As global warming wreaks havoc across the world, there is a growing awareness that physical and transition risks threaten banks and the wider financial system. Banks have seen stakeholder awareness of these risks grow substantially over recent years, with regulators, policymakers, customers, employees, and civil society imploring them to improve and disclose their climate-related financial risk management capabilities.
Recent months have seen financial regulators, in particular, sharpen their focus on banks’ climate risks. In the US, the Office of the Comptroller of the Currency (OCC) — the country’s main bank watchdog — released draft principles for big banks on identifying and managing their climate risks. Meanwhile, in Canada, the Office of the Superintendent of Financial Institutions (OSFI) said it would introduce a draft guideline with its climate risk management expectations of federally regulated financial institutions later this year.
On the other side of the Atlantic, the European Central Bank launched its inaugural supervisory climate stress test for banks, which is intended to gauge banks’ preparedness for handling the financial and economic shocks of both physical and transition risks. Around the same time, the European Union’s banking regulator issued draft disclosure rules for firms that would require them to publish detailed information on their exposure to carbon-intensive companies and their funding of ‘green’ activities.
The Task Force on Climate-related Financial Disclosures (TCFD) provides a framework for banks to identify, monitor, and manage their climate risks. Since the TCFD has been used as the inspiration behind many financial regulators’ climate initiatives, it also offers banks a guide to fulfilling their growing expectations. Already, TCFD-aligned disclosure requirements are in place, or soon to be implemented, in New Zealand, Switzerland, the UK, and China. In Canada, Crown Corporations holding more than CAD$1 billion in assets have to start reporting in accordance with the TCFD as of this year. In the US, the TCFD framework may well underpin new climate risk disclosure rules currently being drafted by the Securities and Exchange Commission.
With the TCFD acting as the foundation for climate-related financial regulation, it makes sense for banks to get familiar with its four pillars: Governance, Strategy, Risk Management, and Metrics and Targets.
1. Governance: Starting at the top
Strong climate governance is essential if a bank is to put in place an effective climate strategy and risk management framework. To achieve this, the TCFD recommends that banks establish a formal climate oversight function, appoint senior officials to climate-specific roles, and apportion climate responsibilities at the board and senior management levels. This way, a bank can establish leadership at the top to drive its climate strategy and bring clarity to each part of the organization on its role implementing this.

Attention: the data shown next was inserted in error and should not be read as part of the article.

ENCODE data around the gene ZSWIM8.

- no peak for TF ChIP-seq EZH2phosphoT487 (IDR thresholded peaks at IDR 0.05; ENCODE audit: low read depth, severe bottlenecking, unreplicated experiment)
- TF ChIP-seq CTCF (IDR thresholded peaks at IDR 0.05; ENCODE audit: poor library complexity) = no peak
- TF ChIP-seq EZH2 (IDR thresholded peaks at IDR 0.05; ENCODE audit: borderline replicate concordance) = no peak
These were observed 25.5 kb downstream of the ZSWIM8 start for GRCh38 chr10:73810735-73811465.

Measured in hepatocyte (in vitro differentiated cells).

Manifest Climate’s knowledge of common industry practices has revealed that key areas of advanced governance on climate change include: a corporate position statement (may also include a risk appetite statement), the implementation of ongoing education for all levels of the organization, and ensuring that the board and senior management levels have expertise related to climate risks and opportunities.
2. Showing a strategic approach on climate
The next pillar that banks must tackle is Strategy. This pillar advises organizations on identifying and assessing their exposures to climate risks and opportunities and putting together a clear plan in response. The TCFD carefully outlines specific risks and opportunities for banks and offers them a guide to exploring how these might impact their strategic and financial planning under different climate scenarios. These focus on the bank’s lending and other financial activities, but also apply to its corporate operations. The TCFD also recommends that organizations discuss their planned responses to these risks and opportunities.
3. Risk Management: Integrating climate into internal processes
The third pillar of the TCFD framework is Risk Management. This pillar focuses on the processes used to identify, assess, and manage climate-related risks and opportunities. It also speaks to how institutions should integrate climate into their established risk management processes, as well as engagement activities with clients and counterparties.
Manifest Climate’s database of industry best practices shows that climate-related data collection and research are critical to establishing a robust climate risk management approach. These elements are also frequently referenced by financial authorities, including the members of the Network for Greening the Financial System — a coalition of climate-focused central banks and supervisors. Banks require both internal data from their counterparties, as well as data from third-party providers, to allow them to effectively identify, assess, and manage climate-related issues.
4. Utilizing climate Metrics and Targets
The last pillar of the TCFD is Metrics and Targets. These recommendations cover how organizations should set climate goals and measure their progress against them. For banks specifically, the TCFD asks that they calculate and disclose the GHG emissions produced by their own corporate operations and, more significantly, by the businesses they finance through loans and investments. The TCFD also lays out a number of metrics to advance banks’ strategic climate objectives and manage their climate risk exposures.
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